From: Peter Dimov (pdimov_at_[hidden])
Date: 2003-10-13 12:46:17
Dave Harris wrote:
> In-Reply-To: <bmdir4$dn3$1_at_[hidden]>
> ghost_at_[hidden] (Vladimir Prus) wrote (abridged):
>> Can I shamelessy take a free C++ lesson? ;-)
> I'm not the best person to give it to you. The problem was raised by
> David Abrahams, and I see he has now posted a draft of a solution. To
> be honest I am struggling to keep up with him :-)
>> 2. Is the issue that if object is created in raw memory via placement
>> new, then if it's deleted by a program, the raw memory is never
> It'll be freed, but in the wrong way.
> char *buf = operator new( sizeof(T) ); // Global new.
> T *pt = new(buf) T;
> // ...
> delete pt; // Class-specific delete.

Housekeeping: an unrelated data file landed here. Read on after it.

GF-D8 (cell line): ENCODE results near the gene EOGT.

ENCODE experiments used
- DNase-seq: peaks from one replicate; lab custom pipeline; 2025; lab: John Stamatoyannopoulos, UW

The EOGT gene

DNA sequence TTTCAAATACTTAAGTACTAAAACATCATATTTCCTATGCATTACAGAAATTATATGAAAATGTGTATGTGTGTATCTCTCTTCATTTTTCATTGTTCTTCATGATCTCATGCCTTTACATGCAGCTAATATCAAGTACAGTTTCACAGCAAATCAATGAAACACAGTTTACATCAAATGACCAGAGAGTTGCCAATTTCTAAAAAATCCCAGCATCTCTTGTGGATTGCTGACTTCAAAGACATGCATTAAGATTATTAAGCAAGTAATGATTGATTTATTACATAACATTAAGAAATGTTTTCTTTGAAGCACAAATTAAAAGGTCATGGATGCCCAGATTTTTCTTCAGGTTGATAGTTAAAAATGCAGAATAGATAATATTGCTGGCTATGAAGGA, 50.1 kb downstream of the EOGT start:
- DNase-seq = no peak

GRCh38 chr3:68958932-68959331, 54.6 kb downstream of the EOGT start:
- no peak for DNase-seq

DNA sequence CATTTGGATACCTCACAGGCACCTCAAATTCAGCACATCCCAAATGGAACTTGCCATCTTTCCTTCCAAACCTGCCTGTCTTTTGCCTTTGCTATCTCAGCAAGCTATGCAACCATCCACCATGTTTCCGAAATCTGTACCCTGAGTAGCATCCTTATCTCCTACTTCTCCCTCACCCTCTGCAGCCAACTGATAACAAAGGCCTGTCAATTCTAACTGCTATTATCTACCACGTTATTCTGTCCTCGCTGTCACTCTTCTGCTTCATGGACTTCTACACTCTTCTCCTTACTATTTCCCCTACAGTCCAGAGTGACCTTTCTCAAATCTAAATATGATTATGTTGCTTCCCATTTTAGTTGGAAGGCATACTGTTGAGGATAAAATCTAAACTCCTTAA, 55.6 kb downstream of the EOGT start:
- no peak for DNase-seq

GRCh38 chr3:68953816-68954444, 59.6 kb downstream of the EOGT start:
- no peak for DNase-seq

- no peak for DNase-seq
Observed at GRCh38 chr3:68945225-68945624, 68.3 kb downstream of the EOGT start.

> If the class has overloaded non-placement operators, we will be
> the class version of operator delete() but not the class version of
> operator new(). This mismatch will lead to tears.
> We can't control destruction here, so we need to call the class
> version of operator new() as well - but there may not be one.
You can derive from T and invoke operator new from class scope:
template<class T> struct helper: public T
static void * alloc()
return operator new(sizeof(T));
void * operator new(std::size_t n)
std::cout << "Y::operator new(" << n << ")\n";
return ::operator new(n);
void operator delete(void * p, std::size_t n)
std::cout << "Y::operator delete(" << p << ", " << n << ")\n";
return ::operator delete(p);
void * p = helper<Y>::alloc();
Note the :: before the palcement new. Required if the class doesn't have a
class-specific placement new defined, as in the example.
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